When we first moved to St. Louis in 1995, we rented a small house on the edge of a pumpkin farm in the bottomlands near Creve Coeur Lake (a house that had been submerged in the “Flood of 93,” but that’s another story). It was there that we first met “Farmer Clyde,” the crazy old coot who grew the pumpkins and immediately appointed himself our guardian angel. Two years later, we were evicted to make way for a state highway expansion, and Farmer Clyde helped us move our stuff to the next house we’d rented, in Balwin, just south of Queeny Park. Two years later, we were evicted again, to make way for a developer. When we first came to look at (what would be) our next house, in Bridgeton near the airport, we peeked in the backyard and came back to the car with downcast faces to alert the kids that there was a big hole in it. “Swimming pool!” they all shouted. My kids aren’t stupid.
But we had another surprise in store for us. There were vines growing all along the chain link fence that enclosed the backyard, and by early summer we had confirmed that they were concord grapes. Being a farmer and knowing that we were New Orleanians, Farmer Clyde proposed that we make wine. The resolution passed unanimously.
We collected the grapes in September, stomped them, let them sit for a week, and then pressed them with an ancient apple press that Clyde had found in a mudhole down in St. Genevieve and extracted with his old Oliver tractor. Then we poured the juice and hot sugar water into a barrel, plugged it, and asked Clyde the question that had been haunting us: When will it be wine?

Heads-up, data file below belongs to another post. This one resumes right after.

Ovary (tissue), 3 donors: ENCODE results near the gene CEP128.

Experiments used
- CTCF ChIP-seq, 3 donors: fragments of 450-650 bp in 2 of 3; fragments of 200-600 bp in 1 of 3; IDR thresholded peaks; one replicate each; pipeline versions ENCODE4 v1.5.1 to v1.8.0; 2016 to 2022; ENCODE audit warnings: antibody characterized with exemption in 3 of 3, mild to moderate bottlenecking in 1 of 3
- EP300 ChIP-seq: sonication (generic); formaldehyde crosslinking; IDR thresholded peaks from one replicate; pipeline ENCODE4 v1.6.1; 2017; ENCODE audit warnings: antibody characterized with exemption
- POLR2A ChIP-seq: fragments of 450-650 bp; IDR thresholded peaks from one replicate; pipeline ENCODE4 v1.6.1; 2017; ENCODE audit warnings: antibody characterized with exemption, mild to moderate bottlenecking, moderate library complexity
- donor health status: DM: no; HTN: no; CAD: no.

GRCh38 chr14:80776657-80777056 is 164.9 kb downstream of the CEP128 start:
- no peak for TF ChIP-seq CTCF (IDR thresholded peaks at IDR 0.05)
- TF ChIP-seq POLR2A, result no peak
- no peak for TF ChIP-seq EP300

Clyde’s not the most straightforward person in the world, and he succumbs occasionally to the rural temptation to bamboozle the city slicker, so we always interpret his responses carefully. But, when he allowed as how we might be able to “taste” it around Halloween, we protested vehemently: “That’s more than a month away.” He complimented us on our mathematical prowess. “But when will be able to drink it?” we demanded. “You could tap a bottle for Thanksgiving, but it won’t really be wine ’til Christmas.”
Well, we tasted it at Halloween and it was terrific! No, Clyde said, it wasn’t wine yet. Hmm. Is he serious, or just tantalizing us? It was impossible to know for sure, so we let it sit. At Thanksgiving, it was far superior, and we realized that Clyde had been right: it wasn’t really wine yet at Halloween. Now it was wine! Right? No, he said, not yet.
Clyde has a sadistic streak, and we were beginning to think it was showing, but we held off. Then, the week of Christmas, we tried it again and wondered how we could have been so stupid. That junk we’d tasted before was just hopped-up grape juice. Nothing like wine at all. This was wine! Wasn’t it?
Clyde held a glass up to the light, admiring its color. He tilted the glass and watched the fluid coating the inside slowly recede to level. He smelled the bouquet, took a small sip, and licked his lips.
Well? Well?!!! Well?!!!!!!
At last, Clyde nodded. It was wine!
This morning we drove down to St. Genevieve for the funeral of Clyde’s dad, Willie Bruckerhoff, who died Tuesday at the age of 91. This year’s vintage — sure to be a very good one — is dedicated to him.